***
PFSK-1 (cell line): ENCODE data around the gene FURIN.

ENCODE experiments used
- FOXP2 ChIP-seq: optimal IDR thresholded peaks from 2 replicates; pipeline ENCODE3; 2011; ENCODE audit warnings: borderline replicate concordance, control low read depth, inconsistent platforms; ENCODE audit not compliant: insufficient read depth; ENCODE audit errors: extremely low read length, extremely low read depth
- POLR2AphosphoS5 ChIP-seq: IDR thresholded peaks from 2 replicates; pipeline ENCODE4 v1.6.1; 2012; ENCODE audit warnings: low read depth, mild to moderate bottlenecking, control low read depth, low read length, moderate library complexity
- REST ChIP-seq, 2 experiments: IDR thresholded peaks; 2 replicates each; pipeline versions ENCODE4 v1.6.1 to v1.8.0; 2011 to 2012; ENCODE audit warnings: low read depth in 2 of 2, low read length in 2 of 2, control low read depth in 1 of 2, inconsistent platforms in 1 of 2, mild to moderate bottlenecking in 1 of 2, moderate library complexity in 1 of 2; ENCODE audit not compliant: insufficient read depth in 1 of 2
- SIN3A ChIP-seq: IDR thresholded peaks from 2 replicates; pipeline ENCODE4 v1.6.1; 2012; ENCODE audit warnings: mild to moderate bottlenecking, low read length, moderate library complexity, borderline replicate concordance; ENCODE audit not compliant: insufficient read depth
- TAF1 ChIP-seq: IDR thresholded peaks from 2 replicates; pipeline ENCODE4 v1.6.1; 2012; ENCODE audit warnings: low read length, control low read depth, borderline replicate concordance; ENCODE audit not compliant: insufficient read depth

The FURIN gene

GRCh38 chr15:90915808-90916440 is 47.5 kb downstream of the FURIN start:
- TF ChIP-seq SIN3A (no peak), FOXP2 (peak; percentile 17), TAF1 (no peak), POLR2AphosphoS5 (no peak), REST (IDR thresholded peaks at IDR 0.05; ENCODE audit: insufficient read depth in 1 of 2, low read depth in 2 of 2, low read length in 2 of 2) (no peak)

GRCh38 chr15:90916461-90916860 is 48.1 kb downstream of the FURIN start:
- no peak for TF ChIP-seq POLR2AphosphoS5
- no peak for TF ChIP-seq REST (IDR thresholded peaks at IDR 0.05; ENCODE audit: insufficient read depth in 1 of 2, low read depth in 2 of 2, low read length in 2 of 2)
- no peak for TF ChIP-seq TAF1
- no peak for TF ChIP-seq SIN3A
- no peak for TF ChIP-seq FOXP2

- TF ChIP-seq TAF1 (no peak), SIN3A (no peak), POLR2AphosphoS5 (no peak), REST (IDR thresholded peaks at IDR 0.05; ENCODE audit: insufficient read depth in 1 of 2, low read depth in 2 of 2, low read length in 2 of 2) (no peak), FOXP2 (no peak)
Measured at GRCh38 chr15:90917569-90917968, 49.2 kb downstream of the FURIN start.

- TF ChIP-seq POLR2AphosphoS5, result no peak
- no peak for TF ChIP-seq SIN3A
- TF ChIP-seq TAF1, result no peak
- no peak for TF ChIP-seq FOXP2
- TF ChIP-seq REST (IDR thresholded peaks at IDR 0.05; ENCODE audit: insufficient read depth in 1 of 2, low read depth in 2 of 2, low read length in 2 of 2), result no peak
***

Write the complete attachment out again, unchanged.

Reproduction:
PFSK-1 (cell line): ENCODE data around the gene FURIN.

ENCODE experiments used
- FOXP2 ChIP-seq: optimal IDR thresholded peaks from 2 replicates; pipeline ENCODE3; 2011; ENCODE audit warnings: borderline replicate concordance, control low read depth, inconsistent platforms; ENCODE audit not compliant: insufficient read depth; ENCODE audit errors: extremely low read length, extremely low read depth
- POLR2AphosphoS5 ChIP-seq: IDR thresholded peaks from 2 replicates; pipeline ENCODE4 v1.6.1; 2012; ENCODE audit warnings: low read depth, mild to moderate bottlenecking, control low read depth, low read length, moderate library complexity
- REST ChIP-seq, 2 experiments: IDR thresholded peaks; 2 replicates each; pipeline versions ENCODE4 v1.6.1 to v1.8.0; 2011 to 2012; ENCODE audit warnings: low read depth in 2 of 2, low read length in 2 of 2, control low read depth in 1 of 2, inconsistent platforms in 1 of 2, mild to moderate bottlenecking in 1 of 2, moderate library complexity in 1 of 2; ENCODE audit not compliant: insufficient read depth in 1 of 2
- SIN3A ChIP-seq: IDR thresholded peaks from 2 replicates; pipeline ENCODE4 v1.6.1; 2012; ENCODE audit warnings: mild to moderate bottlenecking, low read length, moderate library complexity, borderline replicate concordance; ENCODE audit not compliant: insufficient read depth
- TAF1 ChIP-seq: IDR thresholded peaks from 2 replicates; pipeline ENCODE4 v1.6.1; 2012; ENCODE audit warnings: low read length, control low read depth, borderline replicate concordance; ENCODE audit not compliant: insufficient read depth

The FURIN gene

GRCh38 chr15:90915808-90916440 is 47.5 kb downstream of the FURIN start:
- TF ChIP-seq SIN3A (no peak), FOXP2 (peak; percentile 17), TAF1 (no peak), POLR2AphosphoS5 (no peak), REST (IDR thresholded peaks at IDR 0.05; ENCODE audit: insufficient read depth in 1 of 2, low read depth in 2 of 2, low read length in 2 of 2) (no peak)

GRCh38 chr15:90916461-90916860 is 48.1 kb downstream of the FURIN start:
- no peak for TF ChIP-seq POLR2AphosphoS5
- no peak for TF ChIP-seq REST (IDR thresholded peaks at IDR 0.05; ENCODE audit: insufficient read depth in 1 of 2, low read depth in 2 of 2, low read length in 2 of 2)
- no peak for TF ChIP-seq TAF1
- no peak for TF ChIP-seq SIN3A
- no peak for TF ChIP-seq FOXP2

- TF ChIP-seq TAF1 (no peak), SIN3A (no peak), POLR2AphosphoS5 (no peak), REST (IDR thresholded peaks at IDR 0.05; ENCODE audit: insufficient read depth in 1 of 2, low read depth in 2 of 2, low read length in 2 of 2) (no peak), FOXP2 (no peak)
Measured at GRCh38 chr15:90917569-90917968, 49.2 kb downstream of the FURIN start.

- TF ChIP-seq POLR2AphosphoS5, result no peak
- no peak for TF ChIP-seq SIN3A
- TF ChIP-seq TAF1, result no peak
- no peak for TF ChIP-seq FOXP2
- TF ChIP-seq REST (IDR thresholded peaks at IDR 0.05; ENCODE audit: insufficient read depth in 1 of 2, low read depth in 2 of 2, low read length in 2 of 2), result no peak